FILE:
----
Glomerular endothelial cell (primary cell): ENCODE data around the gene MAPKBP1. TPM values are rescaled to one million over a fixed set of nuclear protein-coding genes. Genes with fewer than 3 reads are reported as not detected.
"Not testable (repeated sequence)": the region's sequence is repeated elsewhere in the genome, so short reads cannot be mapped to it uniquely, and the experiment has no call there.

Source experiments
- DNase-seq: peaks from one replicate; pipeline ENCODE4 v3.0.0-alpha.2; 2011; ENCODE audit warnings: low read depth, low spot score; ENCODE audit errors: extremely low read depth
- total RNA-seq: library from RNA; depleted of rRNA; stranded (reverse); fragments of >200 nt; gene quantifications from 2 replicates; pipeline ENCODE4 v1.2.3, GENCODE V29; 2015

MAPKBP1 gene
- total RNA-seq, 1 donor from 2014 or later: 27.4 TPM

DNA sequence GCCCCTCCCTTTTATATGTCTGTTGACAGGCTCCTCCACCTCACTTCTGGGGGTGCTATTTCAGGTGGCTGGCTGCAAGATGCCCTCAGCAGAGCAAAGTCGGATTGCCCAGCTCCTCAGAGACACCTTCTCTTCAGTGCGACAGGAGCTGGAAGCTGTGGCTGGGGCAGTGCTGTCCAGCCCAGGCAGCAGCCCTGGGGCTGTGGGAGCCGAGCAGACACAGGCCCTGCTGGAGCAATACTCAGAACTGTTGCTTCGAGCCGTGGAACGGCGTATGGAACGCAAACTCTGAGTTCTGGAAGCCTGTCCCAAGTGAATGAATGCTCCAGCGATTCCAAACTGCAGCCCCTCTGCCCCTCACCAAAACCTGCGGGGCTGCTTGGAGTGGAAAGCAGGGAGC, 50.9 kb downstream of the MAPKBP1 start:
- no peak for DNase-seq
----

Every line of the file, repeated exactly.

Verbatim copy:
Glomerular endothelial cell (primary cell): ENCODE data around the gene MAPKBP1. TPM values are rescaled to one million over a fixed set of nuclear protein-coding genes. Genes with fewer than 3 reads are reported as not detected.
"Not testable (repeated sequence)": the region's sequence is repeated elsewhere in the genome, so short reads cannot be mapped to it uniquely, and the experiment has no call there.

Source experiments
- DNase-seq: peaks from one replicate; pipeline ENCODE4 v3.0.0-alpha.2; 2011; ENCODE audit warnings: low read depth, low spot score; ENCODE audit errors: extremely low read depth
- total RNA-seq: library from RNA; depleted of rRNA; stranded (reverse); fragments of >200 nt; gene quantifications from 2 replicates; pipeline ENCODE4 v1.2.3, GENCODE V29; 2015

MAPKBP1 gene
- total RNA-seq, 1 donor from 2014 or later: 27.4 TPM

DNA sequence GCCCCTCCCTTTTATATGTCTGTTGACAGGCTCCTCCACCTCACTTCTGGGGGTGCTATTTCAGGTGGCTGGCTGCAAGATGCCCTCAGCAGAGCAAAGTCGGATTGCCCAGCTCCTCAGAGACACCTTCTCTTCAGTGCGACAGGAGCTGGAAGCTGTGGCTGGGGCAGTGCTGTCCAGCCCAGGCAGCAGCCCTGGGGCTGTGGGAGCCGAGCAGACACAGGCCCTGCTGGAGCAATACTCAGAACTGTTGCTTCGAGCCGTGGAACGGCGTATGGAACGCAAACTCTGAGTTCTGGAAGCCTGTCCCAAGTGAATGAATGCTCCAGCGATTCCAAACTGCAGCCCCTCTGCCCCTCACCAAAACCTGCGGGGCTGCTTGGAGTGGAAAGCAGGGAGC, 50.9 kb downstream of the MAPKBP1 start:
- no peak for DNase-seq